Sunday, June 30, 2019

Slow Stitching in the Summertime

Once the summer months roll around, I always have hand-sewing projects prepped and ready to be worked on. My kids love time at the park, in the pool and at our local libraries. I want them to get the most of these fun and carefree days and I take advantage of the opportunity to slow down and stitch.

After making the decision to no longer support Alabama Chanin, I began designing, making and selling laser-cut stencils for jersey hand-sewing. I and my sewing friends, wanted an alternative source for materials to practice the craft we enjoyed without compromise. 

As a brand ambassador for Nature's Fabric, I have access to  a wide range for organic cotton jersey as a canvas for my new stencils. I am happy to have had some time to complete my first hand-sewing project of the summer.

I started with the shirt from Vogue 9108. I lengthened it by 3 inches and shortened the sleeves to above the elbow. 

Image result for vogue 9108
I chose organic cotton jersey in Sun and Medium Blue. I painted my Solar stencil to the top layer using silver/pewter paint and allowed it dry. I then stitched around the shapes with white button and craft thread.    

After all the shapes were sewn, I cut the painted middles out leaving about 1/4 inch of the painted area for contrast against the backing fabric.  (Complete details of the process can be read here.)

I continued by with machine sewing the side seams and sleeves using a 4mm straight stitch length. I know this is contrary to what we know about sewing knits, but this has worked for me every time. 

I then pressed the seams to the back and accent them with hand-sewn topstitching. This step helps stabilize the machine sewing on the interior seams.

The neckline is secured with a strip of bias binding and a hand-sewn herringbone embroidery stitch. 

I left the shirt and sleeve hems unsewn. With wear and washing they curl  up beautifully.

I paired my top with a 4 panel skirt like Simplicity 8885. Simply omit the zipper and add a waistband casing. 

Simplicity Sewing Pattern S8885 Misses' Skirt and Pants

The interior seams are machine sewn and top-stitched the same as with the top. I used navy thread for a greater contrast against the blue. Also like with the top, I left the hem raw.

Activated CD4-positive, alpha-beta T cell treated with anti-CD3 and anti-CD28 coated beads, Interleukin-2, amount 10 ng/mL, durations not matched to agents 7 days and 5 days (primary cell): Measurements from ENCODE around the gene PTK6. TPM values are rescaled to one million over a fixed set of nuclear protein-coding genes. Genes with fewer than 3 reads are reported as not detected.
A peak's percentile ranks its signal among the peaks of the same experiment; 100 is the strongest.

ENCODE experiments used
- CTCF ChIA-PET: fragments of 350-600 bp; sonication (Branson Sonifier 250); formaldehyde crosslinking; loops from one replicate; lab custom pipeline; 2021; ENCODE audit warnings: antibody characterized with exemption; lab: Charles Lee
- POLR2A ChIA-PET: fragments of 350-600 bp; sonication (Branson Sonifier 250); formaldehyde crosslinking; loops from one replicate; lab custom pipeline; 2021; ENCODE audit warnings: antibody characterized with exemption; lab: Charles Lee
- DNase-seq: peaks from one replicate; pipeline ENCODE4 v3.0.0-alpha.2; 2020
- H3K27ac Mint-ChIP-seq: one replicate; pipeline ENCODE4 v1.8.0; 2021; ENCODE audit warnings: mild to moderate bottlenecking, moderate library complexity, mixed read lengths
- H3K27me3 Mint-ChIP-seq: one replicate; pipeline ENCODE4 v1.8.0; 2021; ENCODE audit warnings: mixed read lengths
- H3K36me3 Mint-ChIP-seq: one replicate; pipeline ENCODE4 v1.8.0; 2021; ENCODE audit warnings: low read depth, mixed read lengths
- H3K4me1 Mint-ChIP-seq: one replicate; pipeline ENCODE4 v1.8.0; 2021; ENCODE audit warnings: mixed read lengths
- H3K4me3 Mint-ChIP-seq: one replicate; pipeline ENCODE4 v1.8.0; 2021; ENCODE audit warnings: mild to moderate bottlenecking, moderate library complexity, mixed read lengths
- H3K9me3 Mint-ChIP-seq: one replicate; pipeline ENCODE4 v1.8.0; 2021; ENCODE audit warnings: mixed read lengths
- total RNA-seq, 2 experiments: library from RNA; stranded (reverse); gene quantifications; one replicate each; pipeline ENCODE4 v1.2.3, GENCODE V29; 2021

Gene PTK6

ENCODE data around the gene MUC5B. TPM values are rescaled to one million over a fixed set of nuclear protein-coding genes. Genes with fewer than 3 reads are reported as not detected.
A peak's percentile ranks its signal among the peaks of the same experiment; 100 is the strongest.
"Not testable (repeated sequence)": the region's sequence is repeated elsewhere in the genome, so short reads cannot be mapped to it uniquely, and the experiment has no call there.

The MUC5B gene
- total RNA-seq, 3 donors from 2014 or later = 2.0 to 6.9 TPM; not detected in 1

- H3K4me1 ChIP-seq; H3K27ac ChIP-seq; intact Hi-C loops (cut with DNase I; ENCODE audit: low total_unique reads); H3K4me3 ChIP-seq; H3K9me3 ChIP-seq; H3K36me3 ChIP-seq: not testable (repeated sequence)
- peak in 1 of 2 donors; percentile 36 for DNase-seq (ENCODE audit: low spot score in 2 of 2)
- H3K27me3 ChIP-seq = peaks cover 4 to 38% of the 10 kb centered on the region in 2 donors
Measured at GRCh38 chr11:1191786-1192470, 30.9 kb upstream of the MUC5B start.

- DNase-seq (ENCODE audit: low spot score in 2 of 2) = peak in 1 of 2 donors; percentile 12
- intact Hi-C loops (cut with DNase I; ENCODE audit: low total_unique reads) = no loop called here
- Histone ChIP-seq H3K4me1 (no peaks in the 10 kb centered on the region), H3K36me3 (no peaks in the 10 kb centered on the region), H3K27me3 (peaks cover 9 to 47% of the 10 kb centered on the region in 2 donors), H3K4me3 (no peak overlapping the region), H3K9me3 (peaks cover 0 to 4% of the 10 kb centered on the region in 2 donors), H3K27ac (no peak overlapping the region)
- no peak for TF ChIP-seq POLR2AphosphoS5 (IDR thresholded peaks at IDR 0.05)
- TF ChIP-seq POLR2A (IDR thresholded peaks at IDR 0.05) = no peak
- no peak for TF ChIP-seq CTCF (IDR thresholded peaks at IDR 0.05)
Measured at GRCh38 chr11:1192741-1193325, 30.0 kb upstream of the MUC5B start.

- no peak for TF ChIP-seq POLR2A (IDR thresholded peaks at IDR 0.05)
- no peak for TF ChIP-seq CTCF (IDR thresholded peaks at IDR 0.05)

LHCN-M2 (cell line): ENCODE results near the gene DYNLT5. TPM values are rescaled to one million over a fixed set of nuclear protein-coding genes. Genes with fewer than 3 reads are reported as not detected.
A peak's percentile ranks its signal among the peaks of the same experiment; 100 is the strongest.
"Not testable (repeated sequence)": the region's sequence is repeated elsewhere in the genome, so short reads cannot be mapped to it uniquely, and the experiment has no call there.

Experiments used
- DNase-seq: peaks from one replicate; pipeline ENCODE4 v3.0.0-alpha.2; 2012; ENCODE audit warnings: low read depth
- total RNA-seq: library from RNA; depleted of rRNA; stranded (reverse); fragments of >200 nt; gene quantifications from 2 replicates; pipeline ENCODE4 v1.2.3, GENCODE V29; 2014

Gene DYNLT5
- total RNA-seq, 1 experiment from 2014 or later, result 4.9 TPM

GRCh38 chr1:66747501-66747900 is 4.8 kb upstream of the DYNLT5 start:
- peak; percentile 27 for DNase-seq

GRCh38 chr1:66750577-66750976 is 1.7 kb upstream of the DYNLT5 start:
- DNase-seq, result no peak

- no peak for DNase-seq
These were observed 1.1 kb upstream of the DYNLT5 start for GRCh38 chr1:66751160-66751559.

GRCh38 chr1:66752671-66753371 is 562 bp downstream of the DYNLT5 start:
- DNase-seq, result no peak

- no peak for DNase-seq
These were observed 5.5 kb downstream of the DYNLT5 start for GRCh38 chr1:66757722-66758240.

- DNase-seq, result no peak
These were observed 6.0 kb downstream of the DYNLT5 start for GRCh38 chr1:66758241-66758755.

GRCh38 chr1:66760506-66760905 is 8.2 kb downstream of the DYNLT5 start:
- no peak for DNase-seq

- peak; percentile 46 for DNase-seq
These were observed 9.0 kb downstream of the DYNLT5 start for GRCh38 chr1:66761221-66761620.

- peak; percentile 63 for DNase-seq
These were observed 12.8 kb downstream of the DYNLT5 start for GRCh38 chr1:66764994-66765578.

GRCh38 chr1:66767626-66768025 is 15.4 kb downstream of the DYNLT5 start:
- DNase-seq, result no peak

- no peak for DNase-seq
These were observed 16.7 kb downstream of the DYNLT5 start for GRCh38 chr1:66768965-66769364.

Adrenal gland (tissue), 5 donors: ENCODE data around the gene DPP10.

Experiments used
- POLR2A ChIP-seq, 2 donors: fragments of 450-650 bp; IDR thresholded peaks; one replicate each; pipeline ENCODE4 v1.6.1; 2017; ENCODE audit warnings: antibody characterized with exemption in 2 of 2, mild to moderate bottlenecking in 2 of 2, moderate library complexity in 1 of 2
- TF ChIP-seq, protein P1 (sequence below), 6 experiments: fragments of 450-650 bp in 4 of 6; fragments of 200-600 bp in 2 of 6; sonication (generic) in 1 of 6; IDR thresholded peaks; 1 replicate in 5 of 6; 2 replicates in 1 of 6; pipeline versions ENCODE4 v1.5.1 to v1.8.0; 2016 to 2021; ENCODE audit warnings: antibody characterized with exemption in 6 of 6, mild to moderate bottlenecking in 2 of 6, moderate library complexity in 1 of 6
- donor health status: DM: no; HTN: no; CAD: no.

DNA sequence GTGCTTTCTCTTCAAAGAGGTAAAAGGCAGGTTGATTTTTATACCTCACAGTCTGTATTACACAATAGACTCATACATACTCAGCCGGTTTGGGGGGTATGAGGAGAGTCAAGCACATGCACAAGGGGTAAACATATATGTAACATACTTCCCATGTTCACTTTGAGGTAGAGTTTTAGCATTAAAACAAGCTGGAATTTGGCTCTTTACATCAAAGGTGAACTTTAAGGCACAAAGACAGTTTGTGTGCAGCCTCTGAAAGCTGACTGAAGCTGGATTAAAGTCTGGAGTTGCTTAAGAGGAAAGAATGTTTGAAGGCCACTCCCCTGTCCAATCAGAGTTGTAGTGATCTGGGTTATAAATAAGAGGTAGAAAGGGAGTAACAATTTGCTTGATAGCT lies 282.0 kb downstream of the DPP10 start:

I am very pleased with my summer ensemble. I am working on adding more t-shirts to my wardrobe. With the wide range of jersey colors available and stencil ideas I have, I am looking forward to lazy summer days.

Happy Sewing,

Friday, June 21, 2019

Wrapped In A Rainbow For a Costume Makers Ball.

Sometimes, I make a garment and immediately know what I'm going to say about it. Obviously, I will tell you about the fabric, about the pattern and my review of it. If there's a wonderful backstory, some struggle with my kids who want to claim, or of my husband's confusion of my choices. I am reluctant to do that with this dress. After making this, I was at a loss for words. As a kindness to you, I will pull myself together and give you all of those details. In truth however, if it was solely up to me, this post would simply be various pictures of me twirling in circles screaming, "I love my new dress!"

When I selected this fabric from Riley Blake's Costume Maker's Ball by J. Wecker Frisch, I chose it because I liked the idea of wearing measuring tape fabric.

There is lots of Fall color in this collection. With my neutral choice, I wanted to bring some Summer color in with my project.
Measuring Tape Black
From my previous post, you may remember I had a bit of dress envy. After the one I made for Little Miss, I wanted a tiered dress for myself. I recently found Butterick 5878 at my local Walmart. It appears to be out of print at other sources, but you may be able to get your hand on it.